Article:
Some of this may be familiar to those of you who have suffered through the introductory economics course while you were an undergraduate student. The mere mention of introductory economic classes to most individuals can bring a sense of insecurity. I have often heard statements such as, “the only course that I got a C in was Intro to Econ,” or “I don’t remember much from the class except how incomprehensible it was.”

Introductory Economics provides the first exposure to concepts such as supply and demand curves, general equilibrium, consumer and producer surplus, price elasticity, gains from trade, comparative advantage, prisoner dilemmas, externalities, perfect competition and other economic concepts that can be a trying and forgetful experiences. However, what often sticks in peoples minds from these courses are certain counter intuitive concepts that were apparently proved to the young student using the economic model introduced in these classes; i.e., minimum wage actually will end up hurting young and poor wage earners, restrictions on trade are detrimental to economy, or that taxes from the government will undoubtedly lower the overall welfare in society. The actual details of the proof are lost to most of us, but the enthusiasm of the instructor who introduced these concepts to many people remains and are vehemently trotted out as absolute proofs daily around the blogosphere today.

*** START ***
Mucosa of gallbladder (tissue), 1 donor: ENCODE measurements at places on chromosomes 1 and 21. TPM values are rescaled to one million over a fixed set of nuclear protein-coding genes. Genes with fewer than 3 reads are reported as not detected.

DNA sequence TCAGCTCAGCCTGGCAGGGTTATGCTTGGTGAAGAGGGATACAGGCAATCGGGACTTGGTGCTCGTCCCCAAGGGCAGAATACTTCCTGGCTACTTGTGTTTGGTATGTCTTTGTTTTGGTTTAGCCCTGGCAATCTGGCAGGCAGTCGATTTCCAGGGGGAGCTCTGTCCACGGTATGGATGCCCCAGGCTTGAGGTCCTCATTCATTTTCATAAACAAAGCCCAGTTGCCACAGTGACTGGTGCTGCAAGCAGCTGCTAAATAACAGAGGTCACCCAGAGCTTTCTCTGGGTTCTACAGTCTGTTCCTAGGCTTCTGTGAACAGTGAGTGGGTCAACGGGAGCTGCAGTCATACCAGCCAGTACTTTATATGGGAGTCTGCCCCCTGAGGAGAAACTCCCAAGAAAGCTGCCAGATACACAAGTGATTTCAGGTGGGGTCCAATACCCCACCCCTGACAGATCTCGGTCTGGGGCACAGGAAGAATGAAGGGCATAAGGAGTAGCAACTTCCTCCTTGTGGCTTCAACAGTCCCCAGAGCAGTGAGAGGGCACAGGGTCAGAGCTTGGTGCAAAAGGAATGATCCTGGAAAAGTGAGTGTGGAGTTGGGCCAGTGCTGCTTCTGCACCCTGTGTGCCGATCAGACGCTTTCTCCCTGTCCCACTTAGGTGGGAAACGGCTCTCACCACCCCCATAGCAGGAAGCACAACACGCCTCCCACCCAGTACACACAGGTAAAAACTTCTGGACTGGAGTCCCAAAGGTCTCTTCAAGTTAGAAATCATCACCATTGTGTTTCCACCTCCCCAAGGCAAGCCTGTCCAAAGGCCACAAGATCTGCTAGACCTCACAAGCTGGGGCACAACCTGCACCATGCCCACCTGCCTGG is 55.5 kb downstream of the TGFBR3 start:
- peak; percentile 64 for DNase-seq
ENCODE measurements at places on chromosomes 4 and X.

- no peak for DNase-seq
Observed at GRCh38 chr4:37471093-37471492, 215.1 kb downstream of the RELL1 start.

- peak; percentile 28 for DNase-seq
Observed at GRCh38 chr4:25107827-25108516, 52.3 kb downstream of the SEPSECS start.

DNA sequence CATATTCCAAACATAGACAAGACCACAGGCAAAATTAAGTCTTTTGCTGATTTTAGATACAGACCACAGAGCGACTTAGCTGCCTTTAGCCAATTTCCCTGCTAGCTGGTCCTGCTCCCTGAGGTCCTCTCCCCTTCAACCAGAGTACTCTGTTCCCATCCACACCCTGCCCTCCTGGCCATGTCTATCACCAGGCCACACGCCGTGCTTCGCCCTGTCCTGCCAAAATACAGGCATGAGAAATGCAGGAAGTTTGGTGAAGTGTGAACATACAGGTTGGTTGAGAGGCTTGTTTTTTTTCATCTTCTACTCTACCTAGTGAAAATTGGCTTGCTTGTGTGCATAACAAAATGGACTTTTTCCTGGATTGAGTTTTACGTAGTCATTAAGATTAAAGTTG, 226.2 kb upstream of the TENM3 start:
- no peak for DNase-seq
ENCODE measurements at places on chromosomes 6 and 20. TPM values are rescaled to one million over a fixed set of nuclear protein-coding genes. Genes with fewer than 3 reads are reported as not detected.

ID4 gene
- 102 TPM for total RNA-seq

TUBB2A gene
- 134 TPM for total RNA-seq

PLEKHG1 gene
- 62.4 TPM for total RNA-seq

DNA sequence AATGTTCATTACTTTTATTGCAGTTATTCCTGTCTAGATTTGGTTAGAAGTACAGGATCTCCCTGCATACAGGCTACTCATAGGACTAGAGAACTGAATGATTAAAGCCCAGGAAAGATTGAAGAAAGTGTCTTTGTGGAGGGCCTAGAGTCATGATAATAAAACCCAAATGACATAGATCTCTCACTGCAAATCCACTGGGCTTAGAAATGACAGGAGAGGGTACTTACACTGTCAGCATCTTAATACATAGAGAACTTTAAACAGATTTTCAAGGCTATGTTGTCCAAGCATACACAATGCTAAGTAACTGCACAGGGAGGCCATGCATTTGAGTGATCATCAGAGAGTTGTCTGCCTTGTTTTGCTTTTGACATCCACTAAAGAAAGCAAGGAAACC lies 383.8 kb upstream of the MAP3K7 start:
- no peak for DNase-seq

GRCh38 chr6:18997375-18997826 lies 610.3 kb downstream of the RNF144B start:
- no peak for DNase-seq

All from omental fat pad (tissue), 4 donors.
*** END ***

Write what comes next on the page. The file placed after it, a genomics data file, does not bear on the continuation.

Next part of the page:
As we are bombarded with news reports about the falling stock market, unemployment figures and bank failures, I don’t think an understanding of economic theory is necessarily going to help us understand exactly why our economy has failed this time around, because there are no simple answers and economic theory is a simplification of a very complex process. However, there is a very important reason for getting a handle on exactly what the economic theory says and that is the fact that we should know enough to know when economists are basing their opinions on a theory that is a simplification and the conclusions drawn from these theories are not always applicable or helpful when dealing with real world problems. A famous economist from the past, Joan Robinson, once said, “the purpose of studying economics is not to acquire a set of ready-made answers to economic questions, but to learn how to avoid being deceived by economists.